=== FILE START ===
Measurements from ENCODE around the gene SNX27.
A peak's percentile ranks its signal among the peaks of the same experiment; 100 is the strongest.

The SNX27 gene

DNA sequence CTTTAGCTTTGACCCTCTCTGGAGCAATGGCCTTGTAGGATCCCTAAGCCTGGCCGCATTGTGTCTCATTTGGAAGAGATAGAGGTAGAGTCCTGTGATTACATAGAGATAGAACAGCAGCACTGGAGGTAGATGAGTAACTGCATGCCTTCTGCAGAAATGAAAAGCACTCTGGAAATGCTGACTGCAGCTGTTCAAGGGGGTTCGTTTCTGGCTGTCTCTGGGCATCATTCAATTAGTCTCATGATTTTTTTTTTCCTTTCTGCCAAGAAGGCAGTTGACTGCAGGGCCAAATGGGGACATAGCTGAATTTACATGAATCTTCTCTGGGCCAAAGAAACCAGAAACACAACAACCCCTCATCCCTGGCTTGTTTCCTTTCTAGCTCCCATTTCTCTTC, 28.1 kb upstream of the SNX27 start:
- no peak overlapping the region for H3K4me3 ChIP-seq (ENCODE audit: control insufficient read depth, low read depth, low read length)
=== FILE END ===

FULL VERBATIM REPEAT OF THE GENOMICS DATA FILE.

Measurements from ENCODE around the gene SNX27.
A peak's percentile ranks its signal among the peaks of the same experiment; 100 is the strongest.

The SNX27 gene

DNA sequence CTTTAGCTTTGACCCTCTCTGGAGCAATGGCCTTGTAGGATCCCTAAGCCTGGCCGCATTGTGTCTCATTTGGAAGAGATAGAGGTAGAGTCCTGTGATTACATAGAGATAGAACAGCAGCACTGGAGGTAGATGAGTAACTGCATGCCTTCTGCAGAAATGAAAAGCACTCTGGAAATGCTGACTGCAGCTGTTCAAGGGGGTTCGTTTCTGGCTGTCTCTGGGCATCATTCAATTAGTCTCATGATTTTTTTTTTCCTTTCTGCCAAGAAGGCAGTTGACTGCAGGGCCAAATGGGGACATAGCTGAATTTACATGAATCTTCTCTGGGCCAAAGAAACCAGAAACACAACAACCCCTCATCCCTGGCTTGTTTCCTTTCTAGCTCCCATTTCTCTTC, 28.1 kb upstream of the SNX27 start:
- no peak overlapping the region for H3K4me3 ChIP-seq (ENCODE audit: control insufficient read depth, low read depth, low read length)